The skin is the largest organ in the human body and acts as a defence against injury, disease and infection. It also protects us from the elements, e.g. the sun.
However, things can and do go wrong. The skin is an extremely efficient organ but like anything in life, things can and do go wrong. So it is not unreasonable to expect spots, skin rash, sunburn or cold sores along the way. This applies to both adults and children.
If you are a parent then you will be only too familiar with skin rashes and other conditions such as measles, chicken pox and rubella (German measles). Children are particularly prone to skin conditions but adults too are affected.
This section talks about the structure and function of the skin.
A multi-functional part of the body
It performs a range of functions that include protection, cosmetic, regeneration, regulation and sensation. Plus the condition of your skin is a signifier of your general health. If your skin glows, has a good tone and is soft to the touch then this says that the rest of you is healthy as well.
Conversely, skin which has a pasty or dull appearance, is dry, flabby and itchy says that you are unwell or in poor health.
It also gives clues about your age as well although this is not always accurate. Toned, smooth, healthy looking skin makes you look younger than you are which is why it is so highly sought after. And helps keeps the cosmetic industry in business.
Our skin is available in different colours – known as skin pigmentation – which defines us according to race.
Skin colours range from pale through to dark skinned: for example a white skin is defined as Caucasian, whereas a black skin is defined as Negroid.
This colouring is due to the presence of a pigment called melanin which is found within the skin. This pigment occurs in different amounts in the skin hence the variations in skin colour. Plus it reacts to direct sunlight, turning the skin a darker colour which is better known as ‘getting a tan’. But some skins react better than others to this. The thicker the skin the greater the volume of melanin which means a darker coloured skin.
Tanning and sunburn
Fact: some people tan better than others. If you have Celtic skin (very white skin), lots of freckles or fair skin then you will burn rather than tan. Plus you are a greater risk of developing skin cancer.
Sunburn is discussed in more detail in our skin conditions section.
Dark skinned people or those with a high concentration of melanin will tan however many times they go out in the sun.
Genetics plays a part in determining your skin colour but also influences your skin type, i.e. dry or oily. So if either of your parents has oily skin then there is a fair chance you will have the same.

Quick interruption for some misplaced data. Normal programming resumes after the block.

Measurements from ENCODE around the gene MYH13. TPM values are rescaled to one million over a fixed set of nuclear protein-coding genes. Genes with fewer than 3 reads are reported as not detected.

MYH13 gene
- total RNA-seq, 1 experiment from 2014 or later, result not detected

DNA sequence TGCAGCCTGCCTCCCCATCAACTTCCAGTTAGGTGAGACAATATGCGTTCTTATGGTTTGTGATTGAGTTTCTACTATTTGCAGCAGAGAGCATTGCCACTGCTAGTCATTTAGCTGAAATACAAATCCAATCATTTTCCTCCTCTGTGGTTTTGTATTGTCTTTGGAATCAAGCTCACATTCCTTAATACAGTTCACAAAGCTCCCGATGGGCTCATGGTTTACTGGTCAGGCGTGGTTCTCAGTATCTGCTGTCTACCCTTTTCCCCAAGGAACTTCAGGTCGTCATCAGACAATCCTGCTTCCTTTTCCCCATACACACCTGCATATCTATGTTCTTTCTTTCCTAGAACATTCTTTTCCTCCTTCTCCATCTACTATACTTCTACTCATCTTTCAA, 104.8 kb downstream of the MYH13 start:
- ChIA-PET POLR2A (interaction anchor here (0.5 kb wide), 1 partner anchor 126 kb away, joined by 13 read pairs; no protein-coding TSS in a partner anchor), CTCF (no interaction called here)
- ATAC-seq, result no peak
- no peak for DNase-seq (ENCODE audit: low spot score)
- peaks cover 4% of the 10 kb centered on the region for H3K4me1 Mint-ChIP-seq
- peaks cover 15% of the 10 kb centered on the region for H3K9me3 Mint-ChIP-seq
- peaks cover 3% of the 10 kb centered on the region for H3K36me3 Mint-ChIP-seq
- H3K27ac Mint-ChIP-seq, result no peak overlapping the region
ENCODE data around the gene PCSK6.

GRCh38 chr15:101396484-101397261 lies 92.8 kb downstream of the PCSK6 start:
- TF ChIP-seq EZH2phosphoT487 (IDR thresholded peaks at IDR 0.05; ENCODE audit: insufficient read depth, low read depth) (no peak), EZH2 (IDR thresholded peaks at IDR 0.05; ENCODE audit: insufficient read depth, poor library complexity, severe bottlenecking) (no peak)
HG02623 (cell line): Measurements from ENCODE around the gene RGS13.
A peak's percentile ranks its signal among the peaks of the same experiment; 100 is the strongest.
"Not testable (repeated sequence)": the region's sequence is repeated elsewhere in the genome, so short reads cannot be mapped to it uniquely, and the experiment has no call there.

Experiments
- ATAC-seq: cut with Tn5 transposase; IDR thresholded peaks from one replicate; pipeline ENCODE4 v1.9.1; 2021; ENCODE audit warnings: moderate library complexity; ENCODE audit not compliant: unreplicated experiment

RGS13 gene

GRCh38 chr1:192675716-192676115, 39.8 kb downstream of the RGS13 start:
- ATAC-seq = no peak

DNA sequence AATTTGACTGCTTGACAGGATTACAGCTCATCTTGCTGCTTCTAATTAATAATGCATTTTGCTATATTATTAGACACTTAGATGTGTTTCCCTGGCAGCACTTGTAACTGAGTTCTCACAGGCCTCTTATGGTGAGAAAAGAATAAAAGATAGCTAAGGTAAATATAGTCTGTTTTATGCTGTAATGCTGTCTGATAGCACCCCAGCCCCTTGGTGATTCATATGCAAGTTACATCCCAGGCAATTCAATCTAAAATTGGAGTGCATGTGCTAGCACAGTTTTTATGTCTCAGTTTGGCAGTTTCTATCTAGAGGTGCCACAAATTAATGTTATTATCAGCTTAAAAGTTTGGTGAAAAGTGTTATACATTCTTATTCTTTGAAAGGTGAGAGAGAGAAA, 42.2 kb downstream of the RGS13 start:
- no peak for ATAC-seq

The main factor is the amount of oil produced by tiny glands within the skin known as sebaceous glands. These glands secrete an oily substance or sebum which helps lubricate the skin but an over-production of this causes a variety of skin conditions such as acne.
There are different types of skin which are categorised as:
- Ageing or sun damaged skin
Many people have combination skin which is defined as skin with medium sized pores, healthy tone and a smooth texture. This is the ideal type of skin to have. Combination skin is a mixture of dry and oily skin.
Dry skin is prone to peeling and flaking especially in warm weather. It often feels tight after washing or showering and shows fine lines and wrinkles more than any other skin type.
Oily skin occurs due to excess production of sebum. This results in a greasy, shiny skin which is prone to blackheads, pimples and other signs of acne. This skin also feels tight on occasion.
Sensitive skin is thin and delicate which means it is prone to various skin conditions. If you have this type of skin then you will find that you are prone to blushing, broken veins/capillaries and rashes. Sensitive skin is also prone to allergies as well.
Ageing or sun damaged skin
This type of skin show signs of damage either from excess sunlight or growing old. This damage manifests itself as wrinkles, crow’s feet (lines around the eyes) and sagging skin around the jawline. It feels leathery in tone and has a dull appearance.
Your skin consists of three layers:
- Subcutaneous tissue
The epidermis is the top layer of the skin which acts as a protective barrier against disease and infection. The dermis or middle layer contains blood vessels, lymph glands and sweat glands and controls body temperature. Subcutaneous tissue is the bottom layer of skin and contains fat cells and connective tissue.
Damaged skin heals itself by forming scar tissue over the wound which differs in colour to the rest of the skin. This may return to normal after a period of time but it depends upon the extent of the injury. A severe injury will result in deep scarring, e.g. keloid scarring and disfiguration in some cases.